C: It comes back to the responsibility of becoming the representative of a whole community as a black student. Not only are you the only black person in a room, you’re also the only black person who goes to Cambridge from the community.
How would you describe the cultural side of student life at Cambridge? What did you make of the nights out, food options and everything else you might want that would be quite easy to find in London?
C: We made our own spaces. When everyone went to Cindies, we would have a house party and play music that we would vibe to, and Ore lived in a house so she was able to cook things and bake. But we did go to some club nights and I wanted to make friends with everyone.
O: Yeah, we did try. Some people who were like, “I’m not going to that night because they’re not going to play any music I like.” Sometimes I wish I’d made that decision earlier on, because often I wasn’t enjoying myself or meeting people I liked. I tried the ‘out of your comfort zone’ thing and it didn’t always work, I wasn’t being myself.
Did other students make an effort with you, particularly white students?
C: Yes, a lot of my friends, even to this day, are white. It was only once I started getting more involved with ACS [the African Caribbean Society] that I started meeting black people. For example, my boyfriend is white and that was never a big friction point. It happened naturally, we were friends and then he became my long-term boyfriend. My experience was positive but that definitely wasn’t the experience for a lot of people.
O: I tried a lot with them but it got to a point where if I’d died in my room, I don’t think they would have checked on me. They all seemed to gel really well and liked going out together, and it took me a while to find my group. But I don’t think that’s because they were white, we just didn’t have a connection.
In your book you seek to prepare black girls for the “ignorant white students who might touch and smell their braids in freshers’ week”. Did you expect any overt racism at Cambridge yourselves?
C: Micro-aggressions like someone asking to touch your hair were so normalised that that didn’t even spring to mind when you said “racism”. I was very lucky to not have been the victim of any overt racist attacks, but I heard a lot of stories.
O: I wrote an article for a student paper titled “A letter to my fresher self: Surviving Cambridge as a black girl” and the accompanying photo is of me with a group of white students touching my hair. People think the picture was staged but it actually happened and someone took a picture of it. I wrote the piece during the Christmas holidays and when I came back to uni, people didn’t look at me in the same way. I felt like I couldn’t walk into college because people were looking at me and thinking, She wrote that article, who does she think she is?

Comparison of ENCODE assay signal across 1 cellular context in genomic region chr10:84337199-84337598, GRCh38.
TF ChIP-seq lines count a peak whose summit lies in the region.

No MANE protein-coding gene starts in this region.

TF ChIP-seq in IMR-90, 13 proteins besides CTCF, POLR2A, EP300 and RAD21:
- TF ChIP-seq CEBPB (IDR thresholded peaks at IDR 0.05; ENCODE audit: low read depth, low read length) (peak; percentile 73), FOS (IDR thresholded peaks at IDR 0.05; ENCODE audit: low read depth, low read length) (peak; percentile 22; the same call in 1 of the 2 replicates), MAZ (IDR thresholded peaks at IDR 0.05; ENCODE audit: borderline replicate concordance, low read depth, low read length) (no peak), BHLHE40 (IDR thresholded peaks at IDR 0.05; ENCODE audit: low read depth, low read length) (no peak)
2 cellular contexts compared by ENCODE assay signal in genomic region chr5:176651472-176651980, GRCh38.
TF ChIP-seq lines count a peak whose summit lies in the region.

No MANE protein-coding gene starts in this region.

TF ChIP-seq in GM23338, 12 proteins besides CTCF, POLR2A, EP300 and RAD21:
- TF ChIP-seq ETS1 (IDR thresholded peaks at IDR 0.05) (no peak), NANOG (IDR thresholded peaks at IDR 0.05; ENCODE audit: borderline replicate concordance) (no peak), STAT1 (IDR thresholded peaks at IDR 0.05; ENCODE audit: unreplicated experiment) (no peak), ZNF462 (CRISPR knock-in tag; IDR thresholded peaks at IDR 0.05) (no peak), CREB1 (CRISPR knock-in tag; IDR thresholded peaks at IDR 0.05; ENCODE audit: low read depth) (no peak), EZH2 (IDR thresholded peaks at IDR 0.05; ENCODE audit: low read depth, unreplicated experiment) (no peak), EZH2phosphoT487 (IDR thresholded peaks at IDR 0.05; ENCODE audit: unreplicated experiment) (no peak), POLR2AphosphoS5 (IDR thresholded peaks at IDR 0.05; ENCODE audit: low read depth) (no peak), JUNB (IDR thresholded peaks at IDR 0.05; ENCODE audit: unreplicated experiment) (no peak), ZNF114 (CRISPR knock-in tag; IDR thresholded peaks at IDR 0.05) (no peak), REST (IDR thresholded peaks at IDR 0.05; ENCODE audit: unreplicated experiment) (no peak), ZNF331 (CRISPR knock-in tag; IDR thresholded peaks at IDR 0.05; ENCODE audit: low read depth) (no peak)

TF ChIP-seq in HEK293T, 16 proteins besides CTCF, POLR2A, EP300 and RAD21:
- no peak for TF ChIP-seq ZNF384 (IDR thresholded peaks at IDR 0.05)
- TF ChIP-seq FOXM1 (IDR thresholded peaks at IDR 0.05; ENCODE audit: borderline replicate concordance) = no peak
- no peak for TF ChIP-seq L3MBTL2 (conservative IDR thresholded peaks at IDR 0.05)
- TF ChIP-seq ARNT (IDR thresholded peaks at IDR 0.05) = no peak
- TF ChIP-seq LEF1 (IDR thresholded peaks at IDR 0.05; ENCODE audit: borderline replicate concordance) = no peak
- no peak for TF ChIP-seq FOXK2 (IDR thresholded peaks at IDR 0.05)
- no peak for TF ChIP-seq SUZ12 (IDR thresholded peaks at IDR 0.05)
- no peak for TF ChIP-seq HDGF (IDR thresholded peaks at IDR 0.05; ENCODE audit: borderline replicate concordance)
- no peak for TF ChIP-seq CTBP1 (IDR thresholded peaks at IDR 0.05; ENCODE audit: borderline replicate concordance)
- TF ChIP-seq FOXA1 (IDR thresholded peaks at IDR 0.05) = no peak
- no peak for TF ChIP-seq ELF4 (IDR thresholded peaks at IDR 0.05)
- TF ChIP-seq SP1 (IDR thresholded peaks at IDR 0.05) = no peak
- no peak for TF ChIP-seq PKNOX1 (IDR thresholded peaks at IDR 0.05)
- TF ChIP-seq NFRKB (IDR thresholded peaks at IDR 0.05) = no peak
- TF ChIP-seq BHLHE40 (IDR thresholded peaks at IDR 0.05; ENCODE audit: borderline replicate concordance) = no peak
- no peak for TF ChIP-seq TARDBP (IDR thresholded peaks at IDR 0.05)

Also, when I’d talk to other students about Cambridge-specific things, people would sometimes assume I went to [neighbouring] Anglia Ruskin University rather than Cambridge. This happened to me twice in a week. I’d said nothing to make them think I was at ARU. They couldn’t possibly conceive that I might go to Cambridge, which wasn’t overt racism but a racist prejudice of what I can and can’t do.
The emotional, mental health side of university can be tough for any student, and the Oxbridge environment can be particularly cutthroat, with everyone comparing themselves to each other. How did you deal with this on top of the micro-aggressions you constantly came up against?
C: Sometimes I’d have to literally isolate myself. One time I was sitting in my room working and I could hear a group of students talking about how they’d spent £600 that month and one girl joked that it’s because she was “going to brunch too often”. I was sitting there fuming because I was living off £200 and had to go home and work in between vacations. There are loads of different caveats that make it harder for black students, like not being able to make friends or talk about race because no one looks like you.
There’s a chapter in the book about dating as a black woman and your experience, Chelsea, of being in an interracial relationship with your white boyfriend for the last three years. How would you describe this?
C: I don’t think our relationship would work if these were swept under the carpet. We’re frank when we talk about it. I won’t hesitate to pull him up if I think he has done something and he won’t hesitate to do the same. Obviously I’m more likely to do it. We have honest conversations and he’s really open-minded and curious. The other day we were talking about history and he asked me: “What history do you relate to?” In my first year of university it was tough because I was learning so much about race and whiteness and stressing about the paradox that my boyfriend was white. Initially there was a lot of internal conflict but then I realised, I’m not with him because he’s white, I’m with him because this is someone I like and he likes me, but that’s not an excuse to sweep these issues under the carpet.
Finally, what are you hoping to achieve with the book?
C: I want it to act as a hug to black girls and to say that you can go to university, you can have a really good time but these are the things to be aware of, and this book will be here to help you through those times.
O: I want it to prepare black girls better, so that a black girl somewhere will know how to approach a situation because we told her about it. I want black girls to feel like they have big sisters in us through this book, in case they end up in spaces where they don’t find mentors or support systems.
-Taking Up Space will be published by #Merky Books in June 2019 and is available for pre-order now.
––Culled from www.refinery29.com